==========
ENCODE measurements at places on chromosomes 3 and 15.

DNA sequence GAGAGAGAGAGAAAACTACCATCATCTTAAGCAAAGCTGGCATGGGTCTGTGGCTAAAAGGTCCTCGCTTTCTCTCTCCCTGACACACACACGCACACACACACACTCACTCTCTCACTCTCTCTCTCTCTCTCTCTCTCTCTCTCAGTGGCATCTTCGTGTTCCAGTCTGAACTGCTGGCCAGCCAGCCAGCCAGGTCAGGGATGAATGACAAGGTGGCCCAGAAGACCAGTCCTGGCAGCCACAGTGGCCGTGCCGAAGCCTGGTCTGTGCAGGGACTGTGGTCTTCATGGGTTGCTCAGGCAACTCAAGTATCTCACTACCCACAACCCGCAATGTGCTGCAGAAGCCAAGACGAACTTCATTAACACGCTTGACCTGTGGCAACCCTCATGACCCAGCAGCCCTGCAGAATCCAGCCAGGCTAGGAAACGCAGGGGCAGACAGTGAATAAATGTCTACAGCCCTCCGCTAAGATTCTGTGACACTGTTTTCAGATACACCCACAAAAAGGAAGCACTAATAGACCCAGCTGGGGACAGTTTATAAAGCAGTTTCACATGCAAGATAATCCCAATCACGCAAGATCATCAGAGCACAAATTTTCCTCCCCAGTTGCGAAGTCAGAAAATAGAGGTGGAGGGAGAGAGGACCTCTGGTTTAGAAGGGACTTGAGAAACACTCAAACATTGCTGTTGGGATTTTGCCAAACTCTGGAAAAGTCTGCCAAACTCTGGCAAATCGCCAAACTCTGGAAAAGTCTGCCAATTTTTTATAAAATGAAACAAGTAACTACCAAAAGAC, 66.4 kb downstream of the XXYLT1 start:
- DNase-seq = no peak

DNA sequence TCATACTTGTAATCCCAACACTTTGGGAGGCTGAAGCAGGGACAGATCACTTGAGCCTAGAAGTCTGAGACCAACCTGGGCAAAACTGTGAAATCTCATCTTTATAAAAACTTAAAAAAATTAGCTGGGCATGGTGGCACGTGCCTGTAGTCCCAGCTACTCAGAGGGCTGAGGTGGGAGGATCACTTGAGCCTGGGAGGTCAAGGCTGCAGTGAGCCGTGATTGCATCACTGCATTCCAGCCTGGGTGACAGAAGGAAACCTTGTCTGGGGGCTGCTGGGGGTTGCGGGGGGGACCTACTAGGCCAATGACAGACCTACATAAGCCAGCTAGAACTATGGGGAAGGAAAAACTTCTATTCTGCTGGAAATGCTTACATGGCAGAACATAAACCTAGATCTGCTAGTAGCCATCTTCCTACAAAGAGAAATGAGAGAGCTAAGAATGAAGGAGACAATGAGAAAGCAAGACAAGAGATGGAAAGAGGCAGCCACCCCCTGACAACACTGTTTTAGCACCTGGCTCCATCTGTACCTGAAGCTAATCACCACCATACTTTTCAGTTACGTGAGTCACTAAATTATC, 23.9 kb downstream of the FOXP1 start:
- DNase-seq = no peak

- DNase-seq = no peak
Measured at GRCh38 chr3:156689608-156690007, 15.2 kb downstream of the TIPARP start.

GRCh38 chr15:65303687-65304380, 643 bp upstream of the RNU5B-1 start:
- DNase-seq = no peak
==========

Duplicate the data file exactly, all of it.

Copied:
ENCODE measurements at places on chromosomes 3 and 15.

DNA sequence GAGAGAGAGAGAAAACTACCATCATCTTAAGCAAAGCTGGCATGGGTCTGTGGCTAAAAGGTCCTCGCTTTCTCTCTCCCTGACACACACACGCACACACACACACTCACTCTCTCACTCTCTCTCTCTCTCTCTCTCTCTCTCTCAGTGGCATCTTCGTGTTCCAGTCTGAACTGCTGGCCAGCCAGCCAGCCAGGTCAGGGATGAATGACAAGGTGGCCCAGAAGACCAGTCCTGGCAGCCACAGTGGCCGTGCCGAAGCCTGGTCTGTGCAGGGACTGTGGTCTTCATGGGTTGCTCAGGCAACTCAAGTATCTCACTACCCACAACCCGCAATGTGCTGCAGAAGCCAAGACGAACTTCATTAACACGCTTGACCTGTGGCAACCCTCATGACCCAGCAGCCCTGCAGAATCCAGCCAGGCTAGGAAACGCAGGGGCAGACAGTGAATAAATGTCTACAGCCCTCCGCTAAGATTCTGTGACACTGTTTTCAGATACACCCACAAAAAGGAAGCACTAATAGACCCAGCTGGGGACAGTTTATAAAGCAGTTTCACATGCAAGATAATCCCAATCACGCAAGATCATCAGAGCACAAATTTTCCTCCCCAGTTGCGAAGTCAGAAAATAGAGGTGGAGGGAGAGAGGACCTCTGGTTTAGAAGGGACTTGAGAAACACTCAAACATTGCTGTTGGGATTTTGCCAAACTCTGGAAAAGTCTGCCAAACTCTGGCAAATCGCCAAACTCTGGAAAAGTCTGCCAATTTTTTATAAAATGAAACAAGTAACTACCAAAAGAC, 66.4 kb downstream of the XXYLT1 start:
- DNase-seq = no peak

DNA sequence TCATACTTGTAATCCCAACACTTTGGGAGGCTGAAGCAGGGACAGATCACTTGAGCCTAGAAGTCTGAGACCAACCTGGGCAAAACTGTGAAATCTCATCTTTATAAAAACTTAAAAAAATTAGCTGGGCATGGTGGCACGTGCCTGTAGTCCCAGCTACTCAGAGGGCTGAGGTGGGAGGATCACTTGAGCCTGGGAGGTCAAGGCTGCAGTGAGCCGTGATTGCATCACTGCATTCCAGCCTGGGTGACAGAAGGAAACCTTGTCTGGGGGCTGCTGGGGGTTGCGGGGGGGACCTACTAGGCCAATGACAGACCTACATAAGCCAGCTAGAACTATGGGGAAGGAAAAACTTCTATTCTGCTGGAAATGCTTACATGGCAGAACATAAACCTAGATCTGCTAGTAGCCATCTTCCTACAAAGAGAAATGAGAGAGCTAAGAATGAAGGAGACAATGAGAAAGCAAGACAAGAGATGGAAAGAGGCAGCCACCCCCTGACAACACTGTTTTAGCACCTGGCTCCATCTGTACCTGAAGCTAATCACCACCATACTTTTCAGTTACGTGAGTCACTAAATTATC, 23.9 kb downstream of the FOXP1 start:
- DNase-seq = no peak

- DNase-seq = no peak
Measured at GRCh38 chr3:156689608-156690007, 15.2 kb downstream of the TIPARP start.

GRCh38 chr15:65303687-65304380, 643 bp upstream of the RNU5B-1 start:
- DNase-seq = no peak